Is someone a High, Medium or Low Drug User?

Drug Testing
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A common question the team receives is if a donor is a high, medium or low user of a particular drug. This article aims to explain what these levels mean and what they don’t mean.

What are low, medium and high levels?

At DNA Legal, in line with industry-determined practice, we perform a statistical analysis of our historic data set to determine if a sample falls into the high, medium or low level category compared to all samples we test.

The use of levels in hair by sorting them into lower, middle and upper brackets has been implemented to provide context on the drug concentration in the hair, this means that our clients do not just receive a number telling them the drug concentration in the hair, but a contextual guidance on the relative concentration detected.

How are these levels established?

In this analysis, we take the data from historic hair samples and categorise them into three different brackets (high, medium, and low) based on the detected concentration in comparison to the DNA Legal database.

DNA Legal has adopted the 25%, 50% and 25% method of selecting “low”, “medium”, and “high” levels. For example, results in the lower 25th percentile of concentrations within the database will be termed as “low”. Results between the 25th and 75th percentile will be termed “medium” and results above the 75th percentile will be termed “high”.

Example

Below are some arbitrary numbers, ordered from lowest to highest.

When ordered according to value, the lowest 25% of the data represents the lowest bracket, the middle 50% of values forms the medium values and the upper 25% constitutes the high bracket. Using the above data, this would form the below brackets.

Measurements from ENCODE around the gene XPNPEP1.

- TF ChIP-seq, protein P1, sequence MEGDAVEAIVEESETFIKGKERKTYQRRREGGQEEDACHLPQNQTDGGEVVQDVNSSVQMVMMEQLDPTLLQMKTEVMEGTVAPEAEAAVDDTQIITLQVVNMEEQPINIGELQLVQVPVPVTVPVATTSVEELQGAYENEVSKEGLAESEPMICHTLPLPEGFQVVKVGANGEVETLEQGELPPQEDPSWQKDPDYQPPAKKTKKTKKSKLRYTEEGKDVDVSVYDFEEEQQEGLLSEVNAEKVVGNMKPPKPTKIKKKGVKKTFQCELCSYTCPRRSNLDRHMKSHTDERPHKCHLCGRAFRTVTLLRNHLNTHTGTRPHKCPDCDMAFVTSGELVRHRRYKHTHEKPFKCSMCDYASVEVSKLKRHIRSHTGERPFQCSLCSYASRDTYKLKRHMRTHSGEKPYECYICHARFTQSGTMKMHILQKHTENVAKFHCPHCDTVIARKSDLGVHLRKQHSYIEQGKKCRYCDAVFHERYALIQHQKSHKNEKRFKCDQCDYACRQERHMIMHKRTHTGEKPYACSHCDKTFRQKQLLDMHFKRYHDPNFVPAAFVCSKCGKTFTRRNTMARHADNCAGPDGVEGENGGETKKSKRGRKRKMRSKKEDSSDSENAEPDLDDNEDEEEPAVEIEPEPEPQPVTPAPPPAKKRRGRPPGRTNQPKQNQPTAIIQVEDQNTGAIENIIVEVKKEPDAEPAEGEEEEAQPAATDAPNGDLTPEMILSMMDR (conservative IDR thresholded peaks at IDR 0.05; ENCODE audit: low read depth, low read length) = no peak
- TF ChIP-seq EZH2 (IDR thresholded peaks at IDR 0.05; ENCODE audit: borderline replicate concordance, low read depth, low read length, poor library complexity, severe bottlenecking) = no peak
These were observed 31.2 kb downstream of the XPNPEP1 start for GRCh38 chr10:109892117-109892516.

How do I use high, medium and low levels?

The following example is to aid the understanding of how the “high”, “medium” and “low” terms are placed on concentrations obtained from head hair analysis. The percentile bounds are specific and representative of each drug marker/compound and are therefore different for each drug.

If we take three example concentrations detected in hair, as shown below, you can see how each result can correlate with a level. 

  • Result A: 0.7ng/mg - “Low”
  • Result B: 1.4ng/mg - “Medium”
  • Result C: 4.3ng/mg - “High”

The most useful way to use the level is to compare the donor's result over time, ideally through a segmented hair test, to determine if the concentration and therefore levels form a decreasing, increasing or consistent pattern.

If the results go from ‘high’ to ‘low’ this may indicate a reduction in use (and potential cessation) provided other factors such as hair bleaching or chemical treatments have not been used. 

Does a “high” level in the hair mean the donor is consuming a “high” amount of the drug?

A ‘high’ level in hair does not directly relate to a ‘high’ use of the drug. A ‘high’ level means that the sample tested from the donor has provided a result that falls into the ‘high’ range of all samples tested by the lab. 

A direct correlation can’t be established as it is not possible take into account the following factors that affect the result; 

  • How pure the drug was
  • What other substances the drug was cut with
  • When the drug was taken and how frequently 
  • How often the donor washes their hair and with what products
  • How the donor metabolises (breaks down) the drug in their body
  • The hair colour, thickness and therefore level of melanin in the hair. (This affects how much of the drug binds to the hair and will therefore be detected.)

The levels may provide an indirect correlation; for example, from the data reviewed by DNA Legal the occasional line of cocaine per month would be highly unlikely to produce a ‘high’ level of drug detected in that period. 

Can I compare levels between laboratories?

Different providers have conducted their own in-house methods to calculate levels to help estimate the relative level of drugs in the hair amongst donors they test. These procedures vary between each provider, with different parameters being implemented as deemed fit. 

Therefore, in addition to the difference in analytical techniques between laboratories, the levels of “high”, “medium” and “low” should not be used when comparing drug concentrations in hair between laboratories as the data and therefore range levels will be different. 

For example: comparing a result of 1.00ng/mg of a drug could fall into a “high” level from provider A, however, it could fall into a “medium” level from provider B.

Do levels change?

Yes, as part of keeping up with the current drug market and pattern of usage, DNA Legal constantly updates its database to ensure an up-to-date representation of trends in drug purity and usage. 

Want to find out more?

To find out more information about drug “high”, “medium” and “low” levels and best practices to utilise them, book a DNA Legal CPD by emailing cpd@dnalegal.com

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